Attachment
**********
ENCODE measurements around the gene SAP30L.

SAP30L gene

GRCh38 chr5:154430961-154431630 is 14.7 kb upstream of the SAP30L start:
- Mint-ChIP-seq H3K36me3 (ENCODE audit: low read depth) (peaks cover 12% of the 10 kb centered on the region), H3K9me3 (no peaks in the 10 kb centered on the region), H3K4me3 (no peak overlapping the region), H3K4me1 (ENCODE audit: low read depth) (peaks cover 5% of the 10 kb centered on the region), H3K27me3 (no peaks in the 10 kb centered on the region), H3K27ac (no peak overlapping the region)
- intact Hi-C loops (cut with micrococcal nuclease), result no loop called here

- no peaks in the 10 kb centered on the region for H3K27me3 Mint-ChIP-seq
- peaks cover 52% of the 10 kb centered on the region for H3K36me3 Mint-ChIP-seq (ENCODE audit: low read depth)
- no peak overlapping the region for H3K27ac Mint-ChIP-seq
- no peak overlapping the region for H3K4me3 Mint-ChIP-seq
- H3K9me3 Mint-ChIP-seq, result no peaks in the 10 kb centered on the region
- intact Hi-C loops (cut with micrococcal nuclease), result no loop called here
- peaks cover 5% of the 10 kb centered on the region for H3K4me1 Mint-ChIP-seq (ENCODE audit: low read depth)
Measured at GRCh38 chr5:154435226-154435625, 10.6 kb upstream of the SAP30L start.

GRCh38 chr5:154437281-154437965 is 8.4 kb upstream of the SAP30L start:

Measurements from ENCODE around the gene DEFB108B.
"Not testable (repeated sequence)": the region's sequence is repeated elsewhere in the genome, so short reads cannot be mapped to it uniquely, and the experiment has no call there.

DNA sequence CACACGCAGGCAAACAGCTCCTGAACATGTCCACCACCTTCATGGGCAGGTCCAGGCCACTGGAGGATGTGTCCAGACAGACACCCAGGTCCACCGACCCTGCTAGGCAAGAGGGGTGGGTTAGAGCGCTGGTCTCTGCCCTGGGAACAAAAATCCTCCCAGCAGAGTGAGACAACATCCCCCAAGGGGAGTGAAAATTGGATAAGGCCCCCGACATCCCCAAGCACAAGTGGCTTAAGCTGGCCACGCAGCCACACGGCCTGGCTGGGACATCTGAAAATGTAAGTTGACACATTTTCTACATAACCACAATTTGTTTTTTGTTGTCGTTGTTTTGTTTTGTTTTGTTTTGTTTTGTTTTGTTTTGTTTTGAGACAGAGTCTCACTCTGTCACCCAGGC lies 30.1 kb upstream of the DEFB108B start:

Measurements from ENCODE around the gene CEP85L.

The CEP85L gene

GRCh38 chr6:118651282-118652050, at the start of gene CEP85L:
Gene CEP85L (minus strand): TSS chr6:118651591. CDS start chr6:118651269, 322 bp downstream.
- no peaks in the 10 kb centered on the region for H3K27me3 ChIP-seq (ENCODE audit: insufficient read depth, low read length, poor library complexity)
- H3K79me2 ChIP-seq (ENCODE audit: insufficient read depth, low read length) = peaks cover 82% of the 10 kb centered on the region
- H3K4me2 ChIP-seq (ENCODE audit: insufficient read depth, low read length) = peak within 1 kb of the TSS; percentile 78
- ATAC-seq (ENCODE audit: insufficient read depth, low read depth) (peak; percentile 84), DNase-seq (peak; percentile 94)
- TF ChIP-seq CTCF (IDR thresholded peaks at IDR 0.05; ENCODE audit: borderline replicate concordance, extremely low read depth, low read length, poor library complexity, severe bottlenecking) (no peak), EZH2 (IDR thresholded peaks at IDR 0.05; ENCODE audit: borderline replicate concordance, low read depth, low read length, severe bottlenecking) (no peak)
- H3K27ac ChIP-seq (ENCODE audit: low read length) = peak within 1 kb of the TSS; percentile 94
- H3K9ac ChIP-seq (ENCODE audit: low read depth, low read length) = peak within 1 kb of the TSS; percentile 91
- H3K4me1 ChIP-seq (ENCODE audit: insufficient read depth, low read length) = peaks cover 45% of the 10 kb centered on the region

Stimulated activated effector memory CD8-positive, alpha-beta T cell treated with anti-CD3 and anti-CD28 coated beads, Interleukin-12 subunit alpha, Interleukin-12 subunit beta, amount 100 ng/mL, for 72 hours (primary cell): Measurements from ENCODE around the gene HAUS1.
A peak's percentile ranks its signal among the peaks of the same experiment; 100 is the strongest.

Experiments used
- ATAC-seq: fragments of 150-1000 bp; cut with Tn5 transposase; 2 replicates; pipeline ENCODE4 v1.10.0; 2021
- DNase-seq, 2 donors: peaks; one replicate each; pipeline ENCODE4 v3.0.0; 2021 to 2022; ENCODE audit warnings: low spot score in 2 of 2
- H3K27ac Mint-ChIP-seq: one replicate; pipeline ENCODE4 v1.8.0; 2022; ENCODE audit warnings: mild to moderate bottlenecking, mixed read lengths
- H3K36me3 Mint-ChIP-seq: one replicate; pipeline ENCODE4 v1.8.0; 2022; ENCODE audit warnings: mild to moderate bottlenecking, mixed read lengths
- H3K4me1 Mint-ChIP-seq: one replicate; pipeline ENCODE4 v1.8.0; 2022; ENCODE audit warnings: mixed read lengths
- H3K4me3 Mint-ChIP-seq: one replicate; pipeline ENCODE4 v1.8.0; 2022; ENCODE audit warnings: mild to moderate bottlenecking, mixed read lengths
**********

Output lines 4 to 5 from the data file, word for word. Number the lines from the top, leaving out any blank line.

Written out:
- Mint-ChIP-seq H3K36me3 (ENCODE audit: low read depth) (peaks cover 12% of the 10 kb centered on the region), H3K9me3 (no peaks in the 10 kb centered on the region), H3K4me3 (no peak overlapping the region), H3K4me1 (ENCODE audit: low read depth) (peaks cover 5% of the 10 kb centered on the region), H3K27me3 (no peaks in the 10 kb centered on the region), H3K27ac (no peak overlapping the region)
- intact Hi-C loops (cut with micrococcal nuclease), result no loop called here